Ross Perot is still right.
During the 1992 presidential campaign, Ross Perot arguably played the role of spoiler. But he also played the role of realist.
Throughout that campaign, Perot made it a point to highlight just how harmful so-called "free trade" agreements were for the United States.
At one debate during the 1992 presidential campaign, Perot said that,
"To those of you in the audience who are business people: pretty simple. If you're paying $12, $13, $14 an hour for a factory worker, and you can move your factory south of the border, pay $1 an hour for labor, hire a young -- let's assume you've been in business for a long time. You've got a mature workforce. Pay $1 an hour for your labor, have no health care -- that's the most expensive single element in making the car. Have no environmental controls, no pollution controls and no retirement. And you don't care about anything but making money. There will be a job-sucking sound going south."
Nearly 23 years later, Ross Perot's words still ring true.
All across the US, abandoned factories, which were once part of the United States' economic engine, are crumbling to the ground.
So-called "free trade" deals like NAFTA and CAFTA have decimated the US economy, screwed over working-class Americans, and shipped millions and millions of good-paying jobs overseas.
Now, lawmakers in Washington are getting ready to sign on to yet another so-called "free trade" deal: the Trans-Pacific Partnership (TPP). I prefer to call it the Southern Hemisphere Asian Free Trade Agreement - or SHAFTA.
Fortunately, not all lawmakers are on-board with the latest ploy to give corporations and the wealthy elite even more power.
Sen. Bernie Sanders has asked the United States' top trade representative, Michael Froman, to release the full text of the TPP.
Sanders is asking for the release because the TPP has been written largely in secret, and even members of Congress have been kept in the dark about the agreement and its text.
In a letter sent to Froman, Sanders writes, "It is incomprehensible to me that the leaders of major corporate interests who stand to gain enormous financial benefits from this agreement are actively involved in the writing of the TPP while, at the same time, the elected officials of this country, representing the American people, have little or no knowledge as to what is in it."
Sanders goes on to say that, "Members of Congress must have the opportunity to read what is in the TPP and closely analyze the potential impact this free trade agreement would have on the American people long before the Senate votes to give the President fast track trade promotion authority."
Finally, Sanders ask Froman to, "explain why you think it is appropriate that the representatives of the largest financial institutions, pharmaceutical companies, oil companies, media conglomerates, and other major corporate interests not only have access to some of these documents, but are also playing a major role in developing many of the key provisions in it."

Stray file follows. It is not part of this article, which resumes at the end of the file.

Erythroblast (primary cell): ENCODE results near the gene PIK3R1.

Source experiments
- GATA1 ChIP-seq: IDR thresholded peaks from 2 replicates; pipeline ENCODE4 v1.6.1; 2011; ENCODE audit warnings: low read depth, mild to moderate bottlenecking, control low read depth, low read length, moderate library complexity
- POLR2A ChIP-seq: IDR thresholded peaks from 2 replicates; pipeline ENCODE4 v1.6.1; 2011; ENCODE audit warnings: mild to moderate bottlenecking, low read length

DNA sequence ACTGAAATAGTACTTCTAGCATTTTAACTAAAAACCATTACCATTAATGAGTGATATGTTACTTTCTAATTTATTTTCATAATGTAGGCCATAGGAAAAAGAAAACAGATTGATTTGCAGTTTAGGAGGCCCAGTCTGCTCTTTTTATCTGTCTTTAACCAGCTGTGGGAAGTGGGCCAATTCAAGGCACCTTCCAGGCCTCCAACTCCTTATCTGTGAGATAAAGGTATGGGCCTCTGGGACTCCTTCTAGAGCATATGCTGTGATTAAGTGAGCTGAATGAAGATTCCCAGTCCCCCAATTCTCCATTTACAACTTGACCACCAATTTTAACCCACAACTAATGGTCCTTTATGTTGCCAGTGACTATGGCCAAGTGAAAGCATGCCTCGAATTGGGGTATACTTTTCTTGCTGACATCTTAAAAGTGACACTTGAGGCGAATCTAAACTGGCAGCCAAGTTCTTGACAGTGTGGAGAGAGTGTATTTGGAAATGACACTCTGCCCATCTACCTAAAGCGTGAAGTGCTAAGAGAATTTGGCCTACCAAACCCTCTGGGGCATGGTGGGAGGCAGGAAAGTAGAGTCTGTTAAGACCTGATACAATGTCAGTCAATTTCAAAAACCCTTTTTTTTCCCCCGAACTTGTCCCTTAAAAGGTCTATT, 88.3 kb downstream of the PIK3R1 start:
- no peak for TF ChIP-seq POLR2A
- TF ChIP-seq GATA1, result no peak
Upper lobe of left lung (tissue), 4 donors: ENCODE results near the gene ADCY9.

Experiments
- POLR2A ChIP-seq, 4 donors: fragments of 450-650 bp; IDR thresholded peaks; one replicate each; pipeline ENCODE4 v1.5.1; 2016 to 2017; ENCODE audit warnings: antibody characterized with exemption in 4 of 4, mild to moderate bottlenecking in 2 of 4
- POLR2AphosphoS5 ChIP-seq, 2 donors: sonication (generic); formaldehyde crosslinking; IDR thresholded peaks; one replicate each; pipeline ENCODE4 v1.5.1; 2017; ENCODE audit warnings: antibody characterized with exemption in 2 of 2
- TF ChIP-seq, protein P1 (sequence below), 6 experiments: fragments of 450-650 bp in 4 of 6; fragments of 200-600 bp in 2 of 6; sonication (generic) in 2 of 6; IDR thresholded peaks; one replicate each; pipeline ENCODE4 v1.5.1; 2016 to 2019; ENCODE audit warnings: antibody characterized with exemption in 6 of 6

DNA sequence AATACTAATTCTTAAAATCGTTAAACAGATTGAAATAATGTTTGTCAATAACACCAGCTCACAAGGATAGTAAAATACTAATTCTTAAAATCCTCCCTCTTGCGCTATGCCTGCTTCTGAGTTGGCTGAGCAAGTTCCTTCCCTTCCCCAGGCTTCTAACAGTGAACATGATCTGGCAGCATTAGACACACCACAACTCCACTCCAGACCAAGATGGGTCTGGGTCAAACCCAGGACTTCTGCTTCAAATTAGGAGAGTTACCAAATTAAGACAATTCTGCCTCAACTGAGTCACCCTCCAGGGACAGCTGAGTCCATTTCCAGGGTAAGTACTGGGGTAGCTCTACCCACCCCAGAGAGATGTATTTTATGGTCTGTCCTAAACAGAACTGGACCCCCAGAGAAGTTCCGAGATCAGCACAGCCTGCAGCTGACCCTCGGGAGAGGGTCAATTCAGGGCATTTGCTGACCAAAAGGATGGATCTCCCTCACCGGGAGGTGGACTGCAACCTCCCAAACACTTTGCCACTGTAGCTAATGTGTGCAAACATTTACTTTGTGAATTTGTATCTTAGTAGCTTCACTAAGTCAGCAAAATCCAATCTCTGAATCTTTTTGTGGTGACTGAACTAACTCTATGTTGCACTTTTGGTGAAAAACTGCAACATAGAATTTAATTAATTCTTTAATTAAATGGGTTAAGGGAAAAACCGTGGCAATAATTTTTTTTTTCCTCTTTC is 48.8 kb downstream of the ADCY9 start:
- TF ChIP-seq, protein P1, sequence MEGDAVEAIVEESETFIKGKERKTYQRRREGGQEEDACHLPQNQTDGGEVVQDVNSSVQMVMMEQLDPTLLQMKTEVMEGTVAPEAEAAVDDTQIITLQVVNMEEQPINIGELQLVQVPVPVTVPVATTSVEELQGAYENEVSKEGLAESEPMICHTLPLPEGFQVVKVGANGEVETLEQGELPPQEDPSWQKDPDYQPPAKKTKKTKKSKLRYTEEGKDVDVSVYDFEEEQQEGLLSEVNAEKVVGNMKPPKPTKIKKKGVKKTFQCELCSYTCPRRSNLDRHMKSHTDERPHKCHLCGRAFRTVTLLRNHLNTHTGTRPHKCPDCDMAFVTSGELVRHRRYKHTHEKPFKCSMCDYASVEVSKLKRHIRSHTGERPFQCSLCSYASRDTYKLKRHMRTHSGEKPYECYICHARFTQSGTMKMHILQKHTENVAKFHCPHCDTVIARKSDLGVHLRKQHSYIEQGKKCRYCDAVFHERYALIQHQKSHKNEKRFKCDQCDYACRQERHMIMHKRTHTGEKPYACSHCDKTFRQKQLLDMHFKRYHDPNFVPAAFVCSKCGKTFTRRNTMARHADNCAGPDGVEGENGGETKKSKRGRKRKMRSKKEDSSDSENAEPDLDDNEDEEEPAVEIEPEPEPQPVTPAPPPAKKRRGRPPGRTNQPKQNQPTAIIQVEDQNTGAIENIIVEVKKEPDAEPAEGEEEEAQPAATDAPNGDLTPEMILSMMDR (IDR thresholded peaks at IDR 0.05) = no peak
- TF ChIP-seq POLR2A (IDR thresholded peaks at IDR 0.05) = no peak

While the TPP has been negotiated on and written in secret, many of its key details have been leaked, and those leaks paint a very disturbing picture about the effects that the TPP would have on the US public and economy.
For example, according to Public Citizen, the TPP would give foreign corporations the power to go after any laws and regulations in the US that they don't like, and would allow them to seek taxpayer compensation for expected but lost future profits that are hurt by US regulations.
Public Citizen says the TPP would also expand the monopoly powers that pharmaceutical companies have on drugs, while restricting access to potentially life-saving drugs for millions and millions of people across the globe.
Next, they point out, the TPP would require the US to import foods, like meat and poultry, that don't meet our own safety standards. In other words, the TPP could get a lot of Americans very sick.
Finally, the TPP would reward corporations for shipping US jobs overseas.
Think about that for a second.
Corporations would be rewarded for leaving millions and millions of Americans without jobs.
No matter how you look at it, the Trans-Pacific Partnership is NAFTA and CAFTA on steroids. It's truly deserving of the name SHAFTA.
It represents a serious threat to our economy, our health and to our overall freedoms.
It's a bad deal for working-class Americans and it's a bad deal for our country.
Call your members of Congress, and tell them that it's time for the US to kick its addiction to job-destroying, economy-crushing, so-called "free trade" deals once and for all. Don't just end the SHAFTA of TPP, let's roll them all back.